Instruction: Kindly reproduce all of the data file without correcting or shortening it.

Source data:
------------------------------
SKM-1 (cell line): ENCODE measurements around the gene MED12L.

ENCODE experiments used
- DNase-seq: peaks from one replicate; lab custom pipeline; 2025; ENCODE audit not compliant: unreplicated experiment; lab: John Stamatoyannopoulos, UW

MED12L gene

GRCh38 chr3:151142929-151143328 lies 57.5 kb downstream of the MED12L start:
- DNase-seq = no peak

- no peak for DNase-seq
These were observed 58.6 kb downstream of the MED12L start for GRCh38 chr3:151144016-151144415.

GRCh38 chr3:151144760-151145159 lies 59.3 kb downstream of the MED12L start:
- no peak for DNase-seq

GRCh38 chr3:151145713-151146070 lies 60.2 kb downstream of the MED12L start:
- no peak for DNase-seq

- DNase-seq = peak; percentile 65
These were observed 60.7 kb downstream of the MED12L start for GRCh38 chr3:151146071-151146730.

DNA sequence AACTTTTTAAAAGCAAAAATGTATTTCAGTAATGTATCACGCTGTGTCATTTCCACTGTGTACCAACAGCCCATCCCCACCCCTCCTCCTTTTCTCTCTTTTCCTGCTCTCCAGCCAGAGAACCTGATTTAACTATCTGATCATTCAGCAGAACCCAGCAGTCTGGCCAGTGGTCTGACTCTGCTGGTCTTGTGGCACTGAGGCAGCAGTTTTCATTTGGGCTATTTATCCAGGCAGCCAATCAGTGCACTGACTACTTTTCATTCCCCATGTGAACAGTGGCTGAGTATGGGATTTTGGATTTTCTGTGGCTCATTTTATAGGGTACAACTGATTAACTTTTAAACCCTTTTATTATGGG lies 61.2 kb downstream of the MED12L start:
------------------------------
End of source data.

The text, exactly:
SKM-1 (cell line): ENCODE measurements around the gene MED12L.

ENCODE experiments used
- DNase-seq: peaks from one replicate; lab custom pipeline; 2025; ENCODE audit not compliant: unreplicated experiment; lab: John Stamatoyannopoulos, UW

MED12L gene

GRCh38 chr3:151142929-151143328 lies 57.5 kb downstream of the MED12L start:
- DNase-seq = no peak

- no peak for DNase-seq
These were observed 58.6 kb downstream of the MED12L start for GRCh38 chr3:151144016-151144415.

GRCh38 chr3:151144760-151145159 lies 59.3 kb downstream of the MED12L start:
- no peak for DNase-seq

GRCh38 chr3:151145713-151146070 lies 60.2 kb downstream of the MED12L start:
- no peak for DNase-seq

- DNase-seq = peak; percentile 65
These were observed 60.7 kb downstream of the MED12L start for GRCh38 chr3:151146071-151146730.

DNA sequence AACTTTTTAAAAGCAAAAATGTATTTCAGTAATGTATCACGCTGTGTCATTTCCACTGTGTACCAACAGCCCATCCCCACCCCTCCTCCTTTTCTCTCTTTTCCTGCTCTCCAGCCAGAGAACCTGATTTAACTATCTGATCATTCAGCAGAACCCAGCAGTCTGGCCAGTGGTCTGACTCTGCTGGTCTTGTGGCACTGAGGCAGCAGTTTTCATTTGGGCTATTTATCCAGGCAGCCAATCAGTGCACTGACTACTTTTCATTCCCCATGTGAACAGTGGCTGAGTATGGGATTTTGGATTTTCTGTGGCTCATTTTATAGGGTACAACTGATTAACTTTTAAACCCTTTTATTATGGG lies 61.2 kb downstream of the MED12L start: